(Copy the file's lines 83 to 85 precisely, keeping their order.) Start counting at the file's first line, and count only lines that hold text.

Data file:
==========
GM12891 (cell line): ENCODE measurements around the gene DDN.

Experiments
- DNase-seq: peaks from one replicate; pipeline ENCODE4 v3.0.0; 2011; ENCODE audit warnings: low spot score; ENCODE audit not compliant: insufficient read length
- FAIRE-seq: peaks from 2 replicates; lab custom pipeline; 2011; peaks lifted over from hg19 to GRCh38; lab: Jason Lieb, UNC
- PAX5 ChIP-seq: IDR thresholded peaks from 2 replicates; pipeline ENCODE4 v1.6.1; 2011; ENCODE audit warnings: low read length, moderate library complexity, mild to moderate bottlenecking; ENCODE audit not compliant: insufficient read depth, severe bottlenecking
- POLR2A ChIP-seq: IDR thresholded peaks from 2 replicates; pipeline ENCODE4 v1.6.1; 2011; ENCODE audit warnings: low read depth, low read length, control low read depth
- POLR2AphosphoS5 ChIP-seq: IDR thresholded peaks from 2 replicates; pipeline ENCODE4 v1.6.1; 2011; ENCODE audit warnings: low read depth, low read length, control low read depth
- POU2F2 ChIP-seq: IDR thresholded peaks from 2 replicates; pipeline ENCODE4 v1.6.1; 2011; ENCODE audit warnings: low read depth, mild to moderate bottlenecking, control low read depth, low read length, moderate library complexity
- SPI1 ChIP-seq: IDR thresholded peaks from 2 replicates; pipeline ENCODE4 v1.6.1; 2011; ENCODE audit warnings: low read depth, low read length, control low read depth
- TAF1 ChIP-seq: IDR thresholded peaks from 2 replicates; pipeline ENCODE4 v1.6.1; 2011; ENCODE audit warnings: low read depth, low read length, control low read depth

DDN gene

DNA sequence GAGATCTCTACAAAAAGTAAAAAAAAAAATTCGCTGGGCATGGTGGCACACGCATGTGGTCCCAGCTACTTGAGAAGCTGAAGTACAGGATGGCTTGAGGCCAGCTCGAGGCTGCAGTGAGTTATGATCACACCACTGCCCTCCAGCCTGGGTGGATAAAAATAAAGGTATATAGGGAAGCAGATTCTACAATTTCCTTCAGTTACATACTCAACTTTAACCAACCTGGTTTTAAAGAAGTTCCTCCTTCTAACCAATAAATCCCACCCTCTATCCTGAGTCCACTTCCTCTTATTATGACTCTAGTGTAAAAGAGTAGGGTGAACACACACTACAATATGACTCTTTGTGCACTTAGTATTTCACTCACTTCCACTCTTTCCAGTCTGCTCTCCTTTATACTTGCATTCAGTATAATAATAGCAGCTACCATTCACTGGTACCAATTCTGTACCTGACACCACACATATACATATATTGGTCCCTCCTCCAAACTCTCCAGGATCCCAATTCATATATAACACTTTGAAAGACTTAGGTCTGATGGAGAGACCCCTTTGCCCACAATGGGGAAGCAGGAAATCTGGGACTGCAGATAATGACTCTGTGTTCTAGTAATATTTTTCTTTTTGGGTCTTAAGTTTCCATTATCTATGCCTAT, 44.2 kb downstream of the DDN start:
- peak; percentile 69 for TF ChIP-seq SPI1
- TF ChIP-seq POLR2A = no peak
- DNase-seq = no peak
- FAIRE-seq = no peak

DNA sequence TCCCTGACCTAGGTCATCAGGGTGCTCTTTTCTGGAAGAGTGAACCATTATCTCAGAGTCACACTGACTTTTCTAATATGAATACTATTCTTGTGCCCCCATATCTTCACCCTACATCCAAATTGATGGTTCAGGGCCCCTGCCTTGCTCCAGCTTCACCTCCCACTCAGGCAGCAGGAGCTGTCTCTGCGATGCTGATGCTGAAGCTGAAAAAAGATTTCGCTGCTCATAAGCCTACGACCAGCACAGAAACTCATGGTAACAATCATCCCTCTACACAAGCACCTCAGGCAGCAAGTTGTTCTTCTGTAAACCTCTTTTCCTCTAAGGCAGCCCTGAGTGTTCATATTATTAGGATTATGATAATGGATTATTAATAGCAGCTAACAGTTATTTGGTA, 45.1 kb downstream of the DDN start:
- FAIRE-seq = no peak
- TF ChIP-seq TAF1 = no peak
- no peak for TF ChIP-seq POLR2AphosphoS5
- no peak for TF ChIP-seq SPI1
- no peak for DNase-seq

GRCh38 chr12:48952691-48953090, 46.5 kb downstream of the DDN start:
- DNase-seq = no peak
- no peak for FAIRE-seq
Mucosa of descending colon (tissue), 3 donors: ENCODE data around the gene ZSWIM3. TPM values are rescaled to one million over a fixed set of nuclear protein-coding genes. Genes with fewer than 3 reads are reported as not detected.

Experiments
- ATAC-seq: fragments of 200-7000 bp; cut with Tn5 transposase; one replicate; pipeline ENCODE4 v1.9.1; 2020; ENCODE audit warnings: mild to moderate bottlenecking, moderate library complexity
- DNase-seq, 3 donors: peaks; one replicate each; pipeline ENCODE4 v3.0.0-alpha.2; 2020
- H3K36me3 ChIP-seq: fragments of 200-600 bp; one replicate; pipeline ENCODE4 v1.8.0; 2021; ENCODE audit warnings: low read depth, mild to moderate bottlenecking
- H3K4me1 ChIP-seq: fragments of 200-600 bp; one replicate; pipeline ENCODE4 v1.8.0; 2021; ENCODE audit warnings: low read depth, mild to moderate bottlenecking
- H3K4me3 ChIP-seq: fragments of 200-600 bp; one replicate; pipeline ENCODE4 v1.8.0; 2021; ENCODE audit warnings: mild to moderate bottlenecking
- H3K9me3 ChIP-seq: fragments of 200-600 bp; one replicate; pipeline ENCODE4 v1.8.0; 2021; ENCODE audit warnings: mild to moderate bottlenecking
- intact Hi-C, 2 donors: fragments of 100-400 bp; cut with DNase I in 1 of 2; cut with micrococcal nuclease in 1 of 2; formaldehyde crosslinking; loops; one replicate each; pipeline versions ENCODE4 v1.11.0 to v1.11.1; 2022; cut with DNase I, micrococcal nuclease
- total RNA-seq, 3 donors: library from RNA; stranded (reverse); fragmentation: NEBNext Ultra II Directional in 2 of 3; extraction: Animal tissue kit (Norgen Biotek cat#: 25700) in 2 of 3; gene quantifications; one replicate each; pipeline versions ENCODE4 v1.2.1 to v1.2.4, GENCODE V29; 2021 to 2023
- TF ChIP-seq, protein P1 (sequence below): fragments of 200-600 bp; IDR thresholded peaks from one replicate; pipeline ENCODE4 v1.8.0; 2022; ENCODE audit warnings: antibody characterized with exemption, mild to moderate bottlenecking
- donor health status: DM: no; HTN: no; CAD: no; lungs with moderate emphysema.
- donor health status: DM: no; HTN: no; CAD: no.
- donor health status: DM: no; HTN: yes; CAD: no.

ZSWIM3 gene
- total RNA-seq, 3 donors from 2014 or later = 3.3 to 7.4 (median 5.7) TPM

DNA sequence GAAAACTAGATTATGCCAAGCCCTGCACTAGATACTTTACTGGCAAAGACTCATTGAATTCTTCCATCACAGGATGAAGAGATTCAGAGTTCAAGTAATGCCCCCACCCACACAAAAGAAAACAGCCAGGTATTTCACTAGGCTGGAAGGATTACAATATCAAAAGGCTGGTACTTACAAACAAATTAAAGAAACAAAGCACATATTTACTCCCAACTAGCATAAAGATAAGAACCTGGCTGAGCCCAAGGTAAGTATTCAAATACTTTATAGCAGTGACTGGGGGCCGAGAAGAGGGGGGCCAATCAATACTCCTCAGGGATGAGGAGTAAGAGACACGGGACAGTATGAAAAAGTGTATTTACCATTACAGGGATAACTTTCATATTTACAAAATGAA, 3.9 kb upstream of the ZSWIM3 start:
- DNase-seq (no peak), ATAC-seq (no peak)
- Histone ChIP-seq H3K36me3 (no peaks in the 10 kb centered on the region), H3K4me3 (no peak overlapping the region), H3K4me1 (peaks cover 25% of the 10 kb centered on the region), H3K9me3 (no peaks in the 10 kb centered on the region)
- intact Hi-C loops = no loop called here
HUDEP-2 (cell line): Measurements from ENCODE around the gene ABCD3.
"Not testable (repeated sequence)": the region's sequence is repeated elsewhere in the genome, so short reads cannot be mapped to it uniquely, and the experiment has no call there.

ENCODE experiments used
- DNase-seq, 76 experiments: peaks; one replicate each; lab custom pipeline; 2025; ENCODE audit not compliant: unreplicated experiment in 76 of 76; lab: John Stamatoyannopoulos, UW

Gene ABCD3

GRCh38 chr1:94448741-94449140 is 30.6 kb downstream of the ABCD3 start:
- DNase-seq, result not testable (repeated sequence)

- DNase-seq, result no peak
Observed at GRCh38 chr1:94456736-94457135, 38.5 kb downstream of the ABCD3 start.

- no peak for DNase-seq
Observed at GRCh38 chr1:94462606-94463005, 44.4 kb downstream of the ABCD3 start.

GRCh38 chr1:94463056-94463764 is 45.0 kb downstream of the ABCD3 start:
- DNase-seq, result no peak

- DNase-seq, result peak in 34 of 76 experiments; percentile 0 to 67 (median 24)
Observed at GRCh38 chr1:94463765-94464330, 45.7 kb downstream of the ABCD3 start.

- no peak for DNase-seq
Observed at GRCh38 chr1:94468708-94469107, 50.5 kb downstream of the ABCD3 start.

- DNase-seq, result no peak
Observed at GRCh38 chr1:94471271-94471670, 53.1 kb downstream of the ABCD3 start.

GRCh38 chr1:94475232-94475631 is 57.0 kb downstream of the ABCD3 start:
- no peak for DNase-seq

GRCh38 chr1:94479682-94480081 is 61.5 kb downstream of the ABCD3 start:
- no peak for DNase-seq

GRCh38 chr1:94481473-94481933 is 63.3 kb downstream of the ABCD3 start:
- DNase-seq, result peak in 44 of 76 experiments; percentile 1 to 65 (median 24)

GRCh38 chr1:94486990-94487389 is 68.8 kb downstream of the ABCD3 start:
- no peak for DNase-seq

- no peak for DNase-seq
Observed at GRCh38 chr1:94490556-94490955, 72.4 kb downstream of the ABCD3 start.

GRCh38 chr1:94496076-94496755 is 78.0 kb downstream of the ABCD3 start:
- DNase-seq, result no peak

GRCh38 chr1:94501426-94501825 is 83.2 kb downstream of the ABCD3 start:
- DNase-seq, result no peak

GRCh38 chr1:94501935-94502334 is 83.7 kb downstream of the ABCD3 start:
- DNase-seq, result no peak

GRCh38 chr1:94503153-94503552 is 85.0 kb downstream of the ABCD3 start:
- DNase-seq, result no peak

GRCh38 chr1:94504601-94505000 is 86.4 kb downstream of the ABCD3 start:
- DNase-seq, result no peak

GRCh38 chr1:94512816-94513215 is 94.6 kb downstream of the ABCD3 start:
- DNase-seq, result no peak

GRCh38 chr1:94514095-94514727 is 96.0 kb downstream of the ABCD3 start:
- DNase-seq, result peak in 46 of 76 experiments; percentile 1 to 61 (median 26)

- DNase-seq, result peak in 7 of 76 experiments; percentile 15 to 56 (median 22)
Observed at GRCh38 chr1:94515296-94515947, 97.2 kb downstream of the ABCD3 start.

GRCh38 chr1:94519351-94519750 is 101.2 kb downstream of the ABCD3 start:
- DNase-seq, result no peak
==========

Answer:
GRCh38 chr1:94504601-94505000 is 86.4 kb downstream of the ABCD3 start:
- DNase-seq, result no peak

GRCh38 chr1:94512816-94513215 is 94.6 kb downstream of the ABCD3 start: